Clearly, issues have fueled Gore’s gains. An increasing percentage of voters say that they have decided to vote for the candidates based on their positions on issues. Fully 45% of voters say their choice for president is based on his stand for issues compared to 36% who expressed this opinion in June. Since the summer Gore has shored up his dominant position on two of the top three issues — protecting Social Security and improving health care. Bush has made some progress since the conventions on the other top-tier issue, education, but a thin plurality still has more confidence in Gore on this issue. Moreover, in spite of the rising sense of satisfaction with the state of the nation, individuals’ personal financial anxiety is also growing, and Gore has an edge among voters with these concerns.

In part, Gore has caught the voters’ attention because many of the specific issues he has been addressing for the past several weeks, such as the addition of a prescription drug benefit to Medicare, have proven very popular with the electorate. Nine-in-ten voters (and 84% of Republicans) favor adding the drug benefit to Medicare. In addition, voters strongly prefer targeted tax breaks, like the ones Gore is promoting, to an across-the-board tax cut, which is the centerpiece of Bush’s economic plan. However, two issues being championed by Bush and the Republicans — eliminating the inheritance tax and allowing younger workers to invest some payroll taxes into private retirement accounts — also win wide backing.

Despite his deficit on issues, Bush is still regarded more highly than Gore on two crucial personal dimensions. More see the Texas governor as a strong leader, which is a key personal judgment made by voters, according to Pew’s analysis. Bush also continues to be seen as having more political courage than Gore. But the vice president’s personal standing has improved, along with his issue ratings, since the summer. A majority of voters (56%) say they like him more personally than they did earlier in the year; just 46% say the same about Bush, although the vice president’s fairly dismal ratings in this department earlier in the campaign left him more room for improvement.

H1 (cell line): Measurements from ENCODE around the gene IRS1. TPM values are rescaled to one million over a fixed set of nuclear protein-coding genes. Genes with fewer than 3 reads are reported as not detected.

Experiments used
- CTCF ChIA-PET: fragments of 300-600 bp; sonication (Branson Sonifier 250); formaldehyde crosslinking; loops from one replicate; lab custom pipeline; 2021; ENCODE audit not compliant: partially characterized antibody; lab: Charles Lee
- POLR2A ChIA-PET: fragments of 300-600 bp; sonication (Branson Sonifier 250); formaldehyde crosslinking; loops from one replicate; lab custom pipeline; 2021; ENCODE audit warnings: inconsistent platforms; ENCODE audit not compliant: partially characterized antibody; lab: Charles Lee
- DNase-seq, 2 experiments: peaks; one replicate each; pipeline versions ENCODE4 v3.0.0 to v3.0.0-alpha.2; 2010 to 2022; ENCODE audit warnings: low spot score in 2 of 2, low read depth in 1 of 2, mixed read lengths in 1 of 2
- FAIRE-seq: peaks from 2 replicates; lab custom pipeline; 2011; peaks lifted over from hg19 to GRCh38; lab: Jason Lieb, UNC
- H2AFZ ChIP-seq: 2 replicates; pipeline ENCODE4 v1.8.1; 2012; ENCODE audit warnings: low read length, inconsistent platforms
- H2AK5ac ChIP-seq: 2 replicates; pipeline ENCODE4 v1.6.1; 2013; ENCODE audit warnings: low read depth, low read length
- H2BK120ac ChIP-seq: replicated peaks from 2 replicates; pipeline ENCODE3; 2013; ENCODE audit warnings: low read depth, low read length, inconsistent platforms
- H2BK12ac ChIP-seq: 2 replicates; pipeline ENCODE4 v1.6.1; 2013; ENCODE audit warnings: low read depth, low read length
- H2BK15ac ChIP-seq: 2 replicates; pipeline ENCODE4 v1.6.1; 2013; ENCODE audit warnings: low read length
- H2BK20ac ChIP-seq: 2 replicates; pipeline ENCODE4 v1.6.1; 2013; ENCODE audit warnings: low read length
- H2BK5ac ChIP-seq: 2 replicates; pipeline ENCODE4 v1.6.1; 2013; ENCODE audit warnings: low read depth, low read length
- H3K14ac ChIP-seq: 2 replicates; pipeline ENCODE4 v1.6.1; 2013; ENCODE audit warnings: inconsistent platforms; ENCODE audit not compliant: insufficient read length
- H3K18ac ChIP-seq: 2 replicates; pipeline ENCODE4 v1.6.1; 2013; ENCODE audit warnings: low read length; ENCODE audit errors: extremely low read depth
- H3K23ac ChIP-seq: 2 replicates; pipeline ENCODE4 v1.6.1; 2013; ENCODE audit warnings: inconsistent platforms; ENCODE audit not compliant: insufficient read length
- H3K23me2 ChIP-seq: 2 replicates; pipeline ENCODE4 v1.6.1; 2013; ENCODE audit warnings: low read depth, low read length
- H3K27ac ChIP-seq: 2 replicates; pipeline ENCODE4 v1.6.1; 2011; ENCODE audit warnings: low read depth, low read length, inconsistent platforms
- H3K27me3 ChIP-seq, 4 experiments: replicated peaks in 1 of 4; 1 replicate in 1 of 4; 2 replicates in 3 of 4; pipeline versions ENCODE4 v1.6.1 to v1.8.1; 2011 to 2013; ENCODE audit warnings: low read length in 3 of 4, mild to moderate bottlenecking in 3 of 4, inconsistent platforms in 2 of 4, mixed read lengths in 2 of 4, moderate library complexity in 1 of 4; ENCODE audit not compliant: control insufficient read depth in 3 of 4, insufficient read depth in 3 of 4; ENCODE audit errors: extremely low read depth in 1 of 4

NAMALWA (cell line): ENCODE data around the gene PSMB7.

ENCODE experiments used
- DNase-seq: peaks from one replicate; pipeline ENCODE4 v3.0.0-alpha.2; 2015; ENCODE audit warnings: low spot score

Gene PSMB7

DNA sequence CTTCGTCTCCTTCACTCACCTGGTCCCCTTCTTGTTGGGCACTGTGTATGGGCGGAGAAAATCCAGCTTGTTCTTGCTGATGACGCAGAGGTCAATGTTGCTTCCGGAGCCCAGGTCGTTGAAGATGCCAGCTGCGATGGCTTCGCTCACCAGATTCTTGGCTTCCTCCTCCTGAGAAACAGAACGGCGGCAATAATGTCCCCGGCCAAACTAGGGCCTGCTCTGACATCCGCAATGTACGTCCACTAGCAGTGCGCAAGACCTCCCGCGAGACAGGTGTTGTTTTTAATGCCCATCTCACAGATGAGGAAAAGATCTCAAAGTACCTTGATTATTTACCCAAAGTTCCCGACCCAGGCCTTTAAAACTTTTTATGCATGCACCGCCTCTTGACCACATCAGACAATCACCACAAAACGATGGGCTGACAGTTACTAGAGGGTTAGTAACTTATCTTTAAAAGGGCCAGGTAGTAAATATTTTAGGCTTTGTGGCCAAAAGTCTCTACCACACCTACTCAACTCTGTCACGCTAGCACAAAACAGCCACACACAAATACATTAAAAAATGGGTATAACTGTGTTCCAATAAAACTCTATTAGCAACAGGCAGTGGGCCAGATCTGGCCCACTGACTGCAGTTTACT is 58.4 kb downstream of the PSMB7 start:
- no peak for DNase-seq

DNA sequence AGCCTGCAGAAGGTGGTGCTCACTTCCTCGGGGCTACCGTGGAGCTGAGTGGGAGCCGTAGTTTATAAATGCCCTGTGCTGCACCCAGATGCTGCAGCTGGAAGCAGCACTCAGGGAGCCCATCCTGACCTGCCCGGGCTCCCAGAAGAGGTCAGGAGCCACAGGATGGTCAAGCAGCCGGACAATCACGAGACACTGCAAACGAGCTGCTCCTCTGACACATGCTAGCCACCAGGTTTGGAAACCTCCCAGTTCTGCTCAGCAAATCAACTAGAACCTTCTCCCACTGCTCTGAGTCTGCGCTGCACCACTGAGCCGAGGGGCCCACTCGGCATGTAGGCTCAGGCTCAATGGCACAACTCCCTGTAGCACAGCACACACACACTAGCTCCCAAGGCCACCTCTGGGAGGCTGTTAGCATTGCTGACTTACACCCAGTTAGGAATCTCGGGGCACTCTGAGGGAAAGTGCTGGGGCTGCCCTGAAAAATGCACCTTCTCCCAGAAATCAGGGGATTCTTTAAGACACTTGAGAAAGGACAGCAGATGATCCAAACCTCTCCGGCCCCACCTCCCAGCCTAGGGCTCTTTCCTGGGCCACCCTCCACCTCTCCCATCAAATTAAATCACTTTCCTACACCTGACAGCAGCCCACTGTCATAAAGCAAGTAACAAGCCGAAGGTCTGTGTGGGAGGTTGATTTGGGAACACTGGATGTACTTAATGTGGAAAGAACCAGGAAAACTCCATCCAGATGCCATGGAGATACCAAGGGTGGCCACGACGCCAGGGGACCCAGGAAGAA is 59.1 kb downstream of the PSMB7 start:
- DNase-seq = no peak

The push and pull between Gore’s success with the issues and Bush’s advantage on the leadership dimension is seen in the way key groups evaluate the two candidates in these regards. For example, honesty and personal appeal are real advantages for the governor among older men, who strongly favor Gore on such issues as health care. Parents favor Gore on most issues, but see Bush as more honest and possessing better judgment in a crisis. Only half of Populist Republicans think the governor cares about people like them, and as many as one-in-four favor Gore for health care and Social Security and Medicare.

Other key findings of the survey include:

Unlike in June, voters are now paying as much attention to the campaign as they were four years ago, suggesting that turnout may at least match the 1996 level.

Fewer Republicans (49%) than Democrats (63%) think their party is doing a good job of standing up for its traditional positions. Populist Republicans are much less satisfied with their party than Social Conservatives on the Democratic side.

Most voters (58%) think Bush is more conservative than he admits, and an equal number think Gore is more liberal.

The vice presidential candidates are rated fairly evenly on a personal level, but Joe Lieberman has more bipartisan appeal than Dick Cheney.

A plurality of voters (42%) credit Gore with running the more positive campaign, compared to 31% who choose Bush.

These are the results of a Pew Research Center survey conducted among a nationwide sample of 2,799 adults (1,999 registered voters; 1,495 likely voters), 18 years of age or older, during the period August 24 ­ September 10, 2000. For results based on the total sample, one can say with 95% confidence that the error attributable to sampling and other random effects is plus or minus 2 percentage points. For results based on registered voters, the sampling error is plus or minus 2.5 percentage points. For results based on likely voters, the sampling error is plus or minus 3 percentage points.

  1. For a complete description of the typology groups, see questionnaire section.